Hermes (and a herm to his side).
Roman sculpture following Hellenistic examples. 2nd century AD.
Hermes is holding a purse in the right hand, indicating his capacity as protector of trade.
Hermes (Greek: Ἑρμῆς) is an Olympian god in Greek religion and mythology, son of Zeus and the Pleiad Maia. He is second youngest of the Olympian gods. Hermes is a god of transitions and boundaries. He is quick and cunning, and moved freely between the worlds of the mortal and divine, as emissary and messenger of the gods, intercessor between mortals and the divine, and conductor of souls into the afterlife. He is protector and patron of travelers, herdsmen, thieves, orators and wit, literature and poets, athletics and sports, invention and trade. In the Roman adaptation of the Greek pantheon, Hermes is identified with the Roman god Mercury, who, though inherited from the Etruscans, developed many similar characteristics, such as being the patron of commerce.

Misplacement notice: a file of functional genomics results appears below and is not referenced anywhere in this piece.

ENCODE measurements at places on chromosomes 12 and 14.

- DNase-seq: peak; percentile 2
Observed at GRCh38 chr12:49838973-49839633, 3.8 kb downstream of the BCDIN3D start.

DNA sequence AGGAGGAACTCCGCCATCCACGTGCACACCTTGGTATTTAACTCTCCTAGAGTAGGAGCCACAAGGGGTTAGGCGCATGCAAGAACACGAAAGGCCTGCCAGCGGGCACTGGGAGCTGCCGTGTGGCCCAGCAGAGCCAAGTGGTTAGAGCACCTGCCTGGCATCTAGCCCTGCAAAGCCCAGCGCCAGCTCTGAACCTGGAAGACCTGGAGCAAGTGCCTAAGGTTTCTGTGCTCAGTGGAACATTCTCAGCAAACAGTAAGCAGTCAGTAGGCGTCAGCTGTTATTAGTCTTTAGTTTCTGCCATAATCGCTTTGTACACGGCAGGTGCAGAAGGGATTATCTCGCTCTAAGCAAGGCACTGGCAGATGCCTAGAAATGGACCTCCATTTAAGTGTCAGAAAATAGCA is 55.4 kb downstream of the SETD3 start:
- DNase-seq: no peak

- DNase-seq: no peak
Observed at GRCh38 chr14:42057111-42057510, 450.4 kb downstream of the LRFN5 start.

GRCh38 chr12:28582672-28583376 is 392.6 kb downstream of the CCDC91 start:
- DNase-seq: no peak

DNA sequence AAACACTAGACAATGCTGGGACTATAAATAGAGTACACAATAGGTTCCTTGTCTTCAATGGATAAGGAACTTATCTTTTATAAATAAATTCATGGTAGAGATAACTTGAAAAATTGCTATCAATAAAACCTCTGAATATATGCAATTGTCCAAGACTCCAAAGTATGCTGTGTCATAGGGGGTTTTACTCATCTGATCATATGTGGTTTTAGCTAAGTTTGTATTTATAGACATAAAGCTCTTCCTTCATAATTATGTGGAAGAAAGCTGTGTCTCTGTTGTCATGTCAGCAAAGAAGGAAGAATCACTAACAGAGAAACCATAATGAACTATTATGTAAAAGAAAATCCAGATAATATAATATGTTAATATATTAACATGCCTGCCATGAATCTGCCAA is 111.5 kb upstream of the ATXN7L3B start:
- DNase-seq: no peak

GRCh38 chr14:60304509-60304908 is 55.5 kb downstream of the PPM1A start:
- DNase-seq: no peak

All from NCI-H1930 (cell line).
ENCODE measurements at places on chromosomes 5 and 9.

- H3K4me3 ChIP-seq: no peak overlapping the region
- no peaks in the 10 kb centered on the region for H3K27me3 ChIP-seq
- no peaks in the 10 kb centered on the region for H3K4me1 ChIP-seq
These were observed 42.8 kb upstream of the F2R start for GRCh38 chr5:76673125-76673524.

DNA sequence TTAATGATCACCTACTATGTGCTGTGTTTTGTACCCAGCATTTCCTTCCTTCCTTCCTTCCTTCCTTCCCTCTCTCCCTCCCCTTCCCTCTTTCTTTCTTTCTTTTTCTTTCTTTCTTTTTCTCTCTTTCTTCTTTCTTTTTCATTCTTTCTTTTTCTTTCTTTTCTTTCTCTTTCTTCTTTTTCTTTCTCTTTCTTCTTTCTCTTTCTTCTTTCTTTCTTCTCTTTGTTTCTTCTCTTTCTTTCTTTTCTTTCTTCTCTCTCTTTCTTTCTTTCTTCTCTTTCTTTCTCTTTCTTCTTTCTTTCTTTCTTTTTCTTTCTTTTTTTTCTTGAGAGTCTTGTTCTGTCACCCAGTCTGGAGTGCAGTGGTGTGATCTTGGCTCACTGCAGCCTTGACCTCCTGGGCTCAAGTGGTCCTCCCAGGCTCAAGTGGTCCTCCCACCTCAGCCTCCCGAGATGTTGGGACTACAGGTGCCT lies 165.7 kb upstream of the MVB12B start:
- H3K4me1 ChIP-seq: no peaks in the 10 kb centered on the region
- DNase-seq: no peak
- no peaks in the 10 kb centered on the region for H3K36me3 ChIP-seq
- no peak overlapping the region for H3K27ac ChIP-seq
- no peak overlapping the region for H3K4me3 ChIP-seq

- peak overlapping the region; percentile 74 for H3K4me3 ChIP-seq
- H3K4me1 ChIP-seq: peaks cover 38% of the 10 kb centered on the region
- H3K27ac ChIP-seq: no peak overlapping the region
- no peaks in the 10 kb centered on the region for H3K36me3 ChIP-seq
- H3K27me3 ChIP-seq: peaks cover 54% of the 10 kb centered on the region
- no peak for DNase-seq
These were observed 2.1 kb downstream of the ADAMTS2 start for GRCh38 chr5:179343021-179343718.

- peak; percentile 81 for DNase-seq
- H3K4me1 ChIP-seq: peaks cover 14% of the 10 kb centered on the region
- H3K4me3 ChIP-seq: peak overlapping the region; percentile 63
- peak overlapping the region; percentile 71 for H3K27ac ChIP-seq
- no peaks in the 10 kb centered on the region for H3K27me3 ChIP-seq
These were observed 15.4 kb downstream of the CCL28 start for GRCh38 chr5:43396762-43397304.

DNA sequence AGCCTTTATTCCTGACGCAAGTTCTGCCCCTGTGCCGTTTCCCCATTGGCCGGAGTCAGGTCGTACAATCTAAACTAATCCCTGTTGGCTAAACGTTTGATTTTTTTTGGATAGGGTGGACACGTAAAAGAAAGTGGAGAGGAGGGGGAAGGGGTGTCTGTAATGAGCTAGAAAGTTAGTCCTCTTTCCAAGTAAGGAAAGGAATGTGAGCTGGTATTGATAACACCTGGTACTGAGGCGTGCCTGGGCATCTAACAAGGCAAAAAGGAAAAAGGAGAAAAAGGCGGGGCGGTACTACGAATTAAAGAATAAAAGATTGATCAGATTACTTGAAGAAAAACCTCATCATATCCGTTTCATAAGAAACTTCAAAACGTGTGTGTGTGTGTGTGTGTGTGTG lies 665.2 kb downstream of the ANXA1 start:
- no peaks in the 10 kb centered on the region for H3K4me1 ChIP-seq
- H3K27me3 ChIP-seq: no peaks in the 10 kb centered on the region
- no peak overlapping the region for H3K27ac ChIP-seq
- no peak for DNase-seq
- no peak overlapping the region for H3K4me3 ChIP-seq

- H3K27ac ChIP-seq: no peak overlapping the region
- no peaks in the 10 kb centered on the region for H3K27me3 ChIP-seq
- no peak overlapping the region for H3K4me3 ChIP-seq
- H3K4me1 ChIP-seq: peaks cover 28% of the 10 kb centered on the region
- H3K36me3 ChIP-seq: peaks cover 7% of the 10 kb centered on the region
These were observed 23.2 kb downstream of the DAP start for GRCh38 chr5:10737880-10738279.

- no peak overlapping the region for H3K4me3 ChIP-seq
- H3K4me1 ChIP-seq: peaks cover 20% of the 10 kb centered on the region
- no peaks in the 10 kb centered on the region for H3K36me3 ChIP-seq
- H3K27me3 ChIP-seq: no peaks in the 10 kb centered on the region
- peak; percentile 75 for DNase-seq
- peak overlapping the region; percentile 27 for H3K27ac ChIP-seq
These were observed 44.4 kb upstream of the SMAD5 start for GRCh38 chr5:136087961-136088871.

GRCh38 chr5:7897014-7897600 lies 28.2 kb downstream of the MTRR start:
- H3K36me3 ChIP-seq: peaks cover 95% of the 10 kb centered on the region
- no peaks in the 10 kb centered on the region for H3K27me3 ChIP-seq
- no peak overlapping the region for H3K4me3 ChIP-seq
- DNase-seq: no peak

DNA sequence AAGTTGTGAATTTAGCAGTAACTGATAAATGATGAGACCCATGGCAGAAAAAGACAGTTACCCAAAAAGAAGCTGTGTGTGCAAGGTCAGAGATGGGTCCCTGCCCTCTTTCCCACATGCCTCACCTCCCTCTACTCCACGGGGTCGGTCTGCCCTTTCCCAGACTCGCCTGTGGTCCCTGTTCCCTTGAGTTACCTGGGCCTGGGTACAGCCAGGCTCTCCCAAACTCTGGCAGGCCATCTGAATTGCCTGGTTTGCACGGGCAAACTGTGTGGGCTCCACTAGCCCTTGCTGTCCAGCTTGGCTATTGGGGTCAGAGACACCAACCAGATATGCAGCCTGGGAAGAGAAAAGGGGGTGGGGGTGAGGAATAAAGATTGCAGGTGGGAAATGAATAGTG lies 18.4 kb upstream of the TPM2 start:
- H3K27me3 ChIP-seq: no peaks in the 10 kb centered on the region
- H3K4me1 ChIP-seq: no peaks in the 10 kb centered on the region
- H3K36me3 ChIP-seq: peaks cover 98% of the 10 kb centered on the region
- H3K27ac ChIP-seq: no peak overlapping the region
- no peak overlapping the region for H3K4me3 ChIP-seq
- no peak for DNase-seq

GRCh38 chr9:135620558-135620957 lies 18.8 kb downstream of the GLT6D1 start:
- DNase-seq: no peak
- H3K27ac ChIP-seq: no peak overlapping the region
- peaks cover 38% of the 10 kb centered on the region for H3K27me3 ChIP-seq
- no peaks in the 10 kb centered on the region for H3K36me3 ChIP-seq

A herm is a sculpture with a head, and perhaps a torso, above a plain, usually squared lower section, on which male genitals may also be carved at the appropriate height.
Correspondent: J.M.Criel, Antwerpen.
Sources: ‘Arkeoloji ve Sanat’ Dergisi n° 38 & Wikipedia.